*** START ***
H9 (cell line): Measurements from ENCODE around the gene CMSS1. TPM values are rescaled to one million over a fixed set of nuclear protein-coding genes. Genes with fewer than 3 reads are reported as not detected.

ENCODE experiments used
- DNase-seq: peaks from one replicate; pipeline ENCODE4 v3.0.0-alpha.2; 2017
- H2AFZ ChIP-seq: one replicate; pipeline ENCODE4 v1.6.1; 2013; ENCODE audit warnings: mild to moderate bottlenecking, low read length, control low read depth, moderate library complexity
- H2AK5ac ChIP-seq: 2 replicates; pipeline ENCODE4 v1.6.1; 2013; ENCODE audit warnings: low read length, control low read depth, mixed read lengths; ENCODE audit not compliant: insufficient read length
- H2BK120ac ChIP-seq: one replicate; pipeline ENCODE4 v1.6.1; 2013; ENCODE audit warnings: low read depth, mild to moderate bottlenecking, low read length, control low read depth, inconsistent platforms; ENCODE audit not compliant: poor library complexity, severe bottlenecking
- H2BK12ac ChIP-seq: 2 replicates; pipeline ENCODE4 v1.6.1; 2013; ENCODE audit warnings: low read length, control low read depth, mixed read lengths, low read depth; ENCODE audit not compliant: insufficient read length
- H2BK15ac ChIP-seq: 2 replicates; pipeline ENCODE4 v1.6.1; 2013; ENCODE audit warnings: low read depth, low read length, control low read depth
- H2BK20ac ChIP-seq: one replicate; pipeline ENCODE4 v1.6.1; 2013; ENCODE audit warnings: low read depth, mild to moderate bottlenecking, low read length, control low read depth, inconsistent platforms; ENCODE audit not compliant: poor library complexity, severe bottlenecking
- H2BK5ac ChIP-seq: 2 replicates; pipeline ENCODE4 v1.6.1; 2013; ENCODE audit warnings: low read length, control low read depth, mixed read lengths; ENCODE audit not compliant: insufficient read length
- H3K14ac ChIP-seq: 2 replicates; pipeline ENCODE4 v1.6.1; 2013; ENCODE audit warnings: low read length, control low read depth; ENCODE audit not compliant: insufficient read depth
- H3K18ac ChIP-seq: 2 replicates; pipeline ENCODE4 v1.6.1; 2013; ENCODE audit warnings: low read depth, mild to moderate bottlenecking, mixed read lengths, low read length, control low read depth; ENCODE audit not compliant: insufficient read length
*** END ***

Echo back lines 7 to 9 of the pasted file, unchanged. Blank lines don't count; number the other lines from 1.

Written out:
- H2BK12ac ChIP-seq: 2 replicates; pipeline ENCODE4 v1.6.1; 2013; ENCODE audit warnings: low read length, control low read depth, mixed read lengths, low read depth; ENCODE audit not compliant: insufficient read length
- H2BK15ac ChIP-seq: 2 replicates; pipeline ENCODE4 v1.6.1; 2013; ENCODE audit warnings: low read depth, low read length, control low read depth
- H2BK20ac ChIP-seq: one replicate; pipeline ENCODE4 v1.6.1; 2013; ENCODE audit warnings: low read depth, mild to moderate bottlenecking, low read length, control low read depth, inconsistent platforms; ENCODE audit not compliant: poor library complexity, severe bottlenecking